Identification and road to Berlin. Elements that made the identification21 possible are the catalogue number from the Library of Murano, and Mittarelli and Medina’s description mentioning the period covered by the manuscript (1367-1397). The identification is confirmed by the missing elements described above such as the damaged secondto-last page and the missing final page. Additionally, in the same Berlin collection there is a codex ital. fol. 149, which previously also belonged to the Library of Murano under the catalogue number B.M.56. We also know that this manuscript stayed in San Gregorio al Monte Celio (a note by German librarians attests to this fact). This information, together with the catalogue number indicating clearly the Library of Murano help us to decide upon the correctness of this identification. In addition to these codicological and historical factors, we dispose of the extremely characteristic introduction to the chronicle, unlike that which any other codex possesses. A question arises about the way our manuscript came to Berlin, and previously to the Library of Murano. The last question is answered by Mittarelli who says that the manuscript came to the library of San Michele of Murano from the monastery of Santa Maria delle Carceri. The manuscript itself does not give any indication to that claim. We know, though, that in 1690, after the dissolution of the monastery of Santa Maria delle Carceri by the bull of the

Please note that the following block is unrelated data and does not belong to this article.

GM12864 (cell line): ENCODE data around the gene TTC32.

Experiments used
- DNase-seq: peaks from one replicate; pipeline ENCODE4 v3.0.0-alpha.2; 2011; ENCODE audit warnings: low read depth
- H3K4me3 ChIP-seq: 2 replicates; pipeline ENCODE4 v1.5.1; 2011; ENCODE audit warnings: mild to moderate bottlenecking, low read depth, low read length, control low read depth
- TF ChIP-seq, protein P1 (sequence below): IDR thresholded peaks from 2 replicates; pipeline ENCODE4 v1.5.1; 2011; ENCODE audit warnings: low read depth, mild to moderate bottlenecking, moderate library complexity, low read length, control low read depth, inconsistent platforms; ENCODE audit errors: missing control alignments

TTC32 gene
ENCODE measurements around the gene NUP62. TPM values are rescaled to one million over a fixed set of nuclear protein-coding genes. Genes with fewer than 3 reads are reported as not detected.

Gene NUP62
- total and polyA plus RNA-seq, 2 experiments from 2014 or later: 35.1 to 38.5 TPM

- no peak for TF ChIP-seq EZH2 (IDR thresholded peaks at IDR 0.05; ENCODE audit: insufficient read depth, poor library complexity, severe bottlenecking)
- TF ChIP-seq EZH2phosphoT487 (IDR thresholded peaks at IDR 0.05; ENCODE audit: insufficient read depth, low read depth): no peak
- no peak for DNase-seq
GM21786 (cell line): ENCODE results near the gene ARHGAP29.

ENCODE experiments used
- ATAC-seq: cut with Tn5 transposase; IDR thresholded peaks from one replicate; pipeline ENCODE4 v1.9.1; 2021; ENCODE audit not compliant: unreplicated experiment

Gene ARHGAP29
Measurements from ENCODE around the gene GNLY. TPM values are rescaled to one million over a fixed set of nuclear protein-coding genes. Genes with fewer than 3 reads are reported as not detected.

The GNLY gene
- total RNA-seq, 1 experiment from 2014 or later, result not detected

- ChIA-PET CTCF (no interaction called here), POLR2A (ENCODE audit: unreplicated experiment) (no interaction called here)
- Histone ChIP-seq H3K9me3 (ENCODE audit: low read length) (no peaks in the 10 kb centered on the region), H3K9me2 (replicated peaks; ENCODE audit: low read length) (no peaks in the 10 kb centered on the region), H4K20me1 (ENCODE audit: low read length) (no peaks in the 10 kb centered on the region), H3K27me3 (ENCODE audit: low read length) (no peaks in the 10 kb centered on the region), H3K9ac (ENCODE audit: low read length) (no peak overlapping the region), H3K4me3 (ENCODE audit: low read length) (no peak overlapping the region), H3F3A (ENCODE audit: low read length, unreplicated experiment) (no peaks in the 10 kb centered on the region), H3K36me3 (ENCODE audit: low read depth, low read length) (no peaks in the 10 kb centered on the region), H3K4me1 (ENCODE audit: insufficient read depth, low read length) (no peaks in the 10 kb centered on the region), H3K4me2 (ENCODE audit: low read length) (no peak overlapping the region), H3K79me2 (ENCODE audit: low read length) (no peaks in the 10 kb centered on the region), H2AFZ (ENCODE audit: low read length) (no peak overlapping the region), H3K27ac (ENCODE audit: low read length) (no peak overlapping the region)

20 Ibidem, p. XXXIII-XXXIV. 21 There are a few inconsistencies in the Mittarelli and Valentinelli descriptions, but they are already partly solved by Medin (question of format and datation).

50 Roman Sosnowski A recovered copy of Cronaca Carrarese.

Pope Alexander VIII, all valuable objects, including books, were transported to Venice. There, inadequately maintained and poorly guarded codices partly disappeared or were destroyed. Luckily, the Government of the Republic of Venice entrusted those that had avoided this sad fate to the monastery of San Michele di Murano22. Among them there also was Cronaca Carrarese. As far as the route from Venice to Berlin is concerned, we know that the manuscript was transferred from Murano by Cardinal Zurla23 and remained in the monastery of San Gregorio al Monte Celio in Roma24, where the monk Valentinelli saw it. It was then supposed to be transferred to the Biblioteca Nazionale25 in 1870 but it never has. The manuscript became lost. As the manuscript of Frontinus, it was stolen and became an object of commerce26. It was only in 1889, as the accession number indicates, that the manuscript was bought by Königliche Bibliothek. It stayed in Berlin until 1941, when it was hidden, together with other manuscripts, on the territory of East Reich (Fürstenstein, today Książ, then Grüssau, today Krzeszów), which became Poland after the war. Manuscripts discovered by the Polish authorities were then relocated to Cracow and left in deposit at the Jagiellonian Library where they remain waiting for the renewed interest of researchers, philologists and historians.